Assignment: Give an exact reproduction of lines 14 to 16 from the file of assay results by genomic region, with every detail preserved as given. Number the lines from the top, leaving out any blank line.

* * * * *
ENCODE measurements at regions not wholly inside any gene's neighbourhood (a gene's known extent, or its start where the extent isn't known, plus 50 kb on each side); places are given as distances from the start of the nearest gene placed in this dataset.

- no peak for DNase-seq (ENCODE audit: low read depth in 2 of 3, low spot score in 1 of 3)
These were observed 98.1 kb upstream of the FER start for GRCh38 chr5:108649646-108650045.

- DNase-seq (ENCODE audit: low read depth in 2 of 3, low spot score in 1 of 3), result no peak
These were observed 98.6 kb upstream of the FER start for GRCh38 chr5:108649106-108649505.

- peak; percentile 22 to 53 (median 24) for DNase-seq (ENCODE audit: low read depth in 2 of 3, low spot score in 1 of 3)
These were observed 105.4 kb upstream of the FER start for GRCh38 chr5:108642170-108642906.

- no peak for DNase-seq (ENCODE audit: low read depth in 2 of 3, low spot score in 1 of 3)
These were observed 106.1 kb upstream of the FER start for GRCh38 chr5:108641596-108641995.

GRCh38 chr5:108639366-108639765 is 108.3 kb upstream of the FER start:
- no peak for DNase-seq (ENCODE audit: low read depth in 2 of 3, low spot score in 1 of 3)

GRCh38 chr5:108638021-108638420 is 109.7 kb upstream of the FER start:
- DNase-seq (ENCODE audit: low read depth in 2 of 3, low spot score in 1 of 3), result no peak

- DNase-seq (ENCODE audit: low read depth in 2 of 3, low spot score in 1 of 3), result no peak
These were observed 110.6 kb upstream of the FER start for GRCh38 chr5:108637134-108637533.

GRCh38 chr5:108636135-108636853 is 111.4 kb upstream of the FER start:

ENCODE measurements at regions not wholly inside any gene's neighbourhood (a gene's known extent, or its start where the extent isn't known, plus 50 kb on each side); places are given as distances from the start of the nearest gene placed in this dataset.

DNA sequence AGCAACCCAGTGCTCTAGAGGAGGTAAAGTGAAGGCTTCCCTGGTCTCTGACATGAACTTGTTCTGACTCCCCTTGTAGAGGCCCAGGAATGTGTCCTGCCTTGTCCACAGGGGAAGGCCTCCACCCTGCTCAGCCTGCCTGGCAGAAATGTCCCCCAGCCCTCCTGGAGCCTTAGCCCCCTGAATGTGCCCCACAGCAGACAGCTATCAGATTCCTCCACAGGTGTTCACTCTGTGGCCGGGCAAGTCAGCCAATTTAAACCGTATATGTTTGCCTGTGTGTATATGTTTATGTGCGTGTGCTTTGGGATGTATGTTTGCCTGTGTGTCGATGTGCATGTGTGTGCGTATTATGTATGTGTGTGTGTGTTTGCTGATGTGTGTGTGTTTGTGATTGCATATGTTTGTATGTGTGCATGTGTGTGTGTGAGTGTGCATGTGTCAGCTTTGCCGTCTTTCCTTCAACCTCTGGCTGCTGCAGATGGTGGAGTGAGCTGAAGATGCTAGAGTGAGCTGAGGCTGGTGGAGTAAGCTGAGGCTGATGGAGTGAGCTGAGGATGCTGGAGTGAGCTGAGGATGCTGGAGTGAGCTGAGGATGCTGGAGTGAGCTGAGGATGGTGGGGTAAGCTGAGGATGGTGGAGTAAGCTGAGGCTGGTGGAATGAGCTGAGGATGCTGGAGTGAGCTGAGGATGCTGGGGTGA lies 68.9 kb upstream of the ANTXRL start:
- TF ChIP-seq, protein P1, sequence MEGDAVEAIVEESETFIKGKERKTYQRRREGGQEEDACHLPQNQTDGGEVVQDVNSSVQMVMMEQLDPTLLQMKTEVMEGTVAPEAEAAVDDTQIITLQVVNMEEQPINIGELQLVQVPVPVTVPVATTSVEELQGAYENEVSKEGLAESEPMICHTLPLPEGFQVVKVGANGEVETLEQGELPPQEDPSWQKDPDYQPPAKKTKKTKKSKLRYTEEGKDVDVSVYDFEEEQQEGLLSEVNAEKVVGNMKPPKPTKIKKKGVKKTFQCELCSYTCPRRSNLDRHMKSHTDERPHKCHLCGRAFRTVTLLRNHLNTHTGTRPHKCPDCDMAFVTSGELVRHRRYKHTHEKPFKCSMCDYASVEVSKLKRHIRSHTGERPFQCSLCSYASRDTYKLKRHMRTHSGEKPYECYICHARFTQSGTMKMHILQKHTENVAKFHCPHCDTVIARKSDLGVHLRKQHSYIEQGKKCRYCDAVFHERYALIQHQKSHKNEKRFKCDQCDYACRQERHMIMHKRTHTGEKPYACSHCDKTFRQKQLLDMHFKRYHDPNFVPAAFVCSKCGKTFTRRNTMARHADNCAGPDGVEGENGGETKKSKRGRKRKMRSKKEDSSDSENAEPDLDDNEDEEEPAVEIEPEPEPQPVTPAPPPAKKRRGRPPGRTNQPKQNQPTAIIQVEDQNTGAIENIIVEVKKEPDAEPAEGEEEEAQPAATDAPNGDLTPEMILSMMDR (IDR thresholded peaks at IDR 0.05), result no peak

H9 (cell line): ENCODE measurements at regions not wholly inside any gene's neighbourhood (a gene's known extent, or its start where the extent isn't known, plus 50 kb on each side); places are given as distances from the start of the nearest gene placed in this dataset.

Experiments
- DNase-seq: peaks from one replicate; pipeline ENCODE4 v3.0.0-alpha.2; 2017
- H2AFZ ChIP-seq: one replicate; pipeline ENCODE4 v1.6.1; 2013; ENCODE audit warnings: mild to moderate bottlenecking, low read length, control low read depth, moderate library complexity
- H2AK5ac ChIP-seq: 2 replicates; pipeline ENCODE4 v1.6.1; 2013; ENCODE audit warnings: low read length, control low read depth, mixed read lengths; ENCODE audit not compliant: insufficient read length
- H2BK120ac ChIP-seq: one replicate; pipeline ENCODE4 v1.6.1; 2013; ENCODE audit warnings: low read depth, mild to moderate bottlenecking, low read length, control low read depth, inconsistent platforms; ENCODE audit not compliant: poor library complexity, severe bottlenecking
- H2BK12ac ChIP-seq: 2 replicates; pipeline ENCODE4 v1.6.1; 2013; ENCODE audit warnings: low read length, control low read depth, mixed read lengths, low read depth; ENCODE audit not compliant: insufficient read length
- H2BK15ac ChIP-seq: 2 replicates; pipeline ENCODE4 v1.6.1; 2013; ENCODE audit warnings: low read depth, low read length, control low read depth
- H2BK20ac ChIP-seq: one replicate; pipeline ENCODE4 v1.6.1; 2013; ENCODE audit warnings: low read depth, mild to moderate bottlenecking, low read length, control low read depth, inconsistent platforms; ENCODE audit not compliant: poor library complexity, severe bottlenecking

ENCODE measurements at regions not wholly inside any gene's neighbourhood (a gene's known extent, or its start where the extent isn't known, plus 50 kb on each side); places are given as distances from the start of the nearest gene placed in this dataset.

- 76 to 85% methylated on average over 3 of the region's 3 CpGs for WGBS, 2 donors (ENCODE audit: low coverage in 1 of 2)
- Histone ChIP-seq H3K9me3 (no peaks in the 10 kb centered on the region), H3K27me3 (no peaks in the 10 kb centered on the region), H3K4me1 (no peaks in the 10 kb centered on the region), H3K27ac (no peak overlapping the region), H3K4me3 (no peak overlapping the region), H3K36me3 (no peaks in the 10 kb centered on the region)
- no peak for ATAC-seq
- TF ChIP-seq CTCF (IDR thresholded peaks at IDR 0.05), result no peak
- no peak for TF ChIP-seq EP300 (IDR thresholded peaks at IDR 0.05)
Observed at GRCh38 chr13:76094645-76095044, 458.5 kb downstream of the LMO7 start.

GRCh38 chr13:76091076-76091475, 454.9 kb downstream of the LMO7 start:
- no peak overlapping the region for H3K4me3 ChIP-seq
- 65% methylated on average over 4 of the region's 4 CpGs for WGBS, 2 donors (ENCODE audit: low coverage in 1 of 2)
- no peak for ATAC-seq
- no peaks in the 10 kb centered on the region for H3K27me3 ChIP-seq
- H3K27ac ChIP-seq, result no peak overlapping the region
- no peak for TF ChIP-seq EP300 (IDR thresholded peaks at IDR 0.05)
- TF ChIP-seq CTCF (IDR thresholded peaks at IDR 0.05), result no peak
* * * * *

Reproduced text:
- DNase-seq (ENCODE audit: low read depth in 2 of 3, low spot score in 1 of 3), result no peak
These were observed 110.6 kb upstream of the FER start for GRCh38 chr5:108637134-108637533.

GRCh38 chr5:108636135-108636853 is 111.4 kb upstream of the FER start: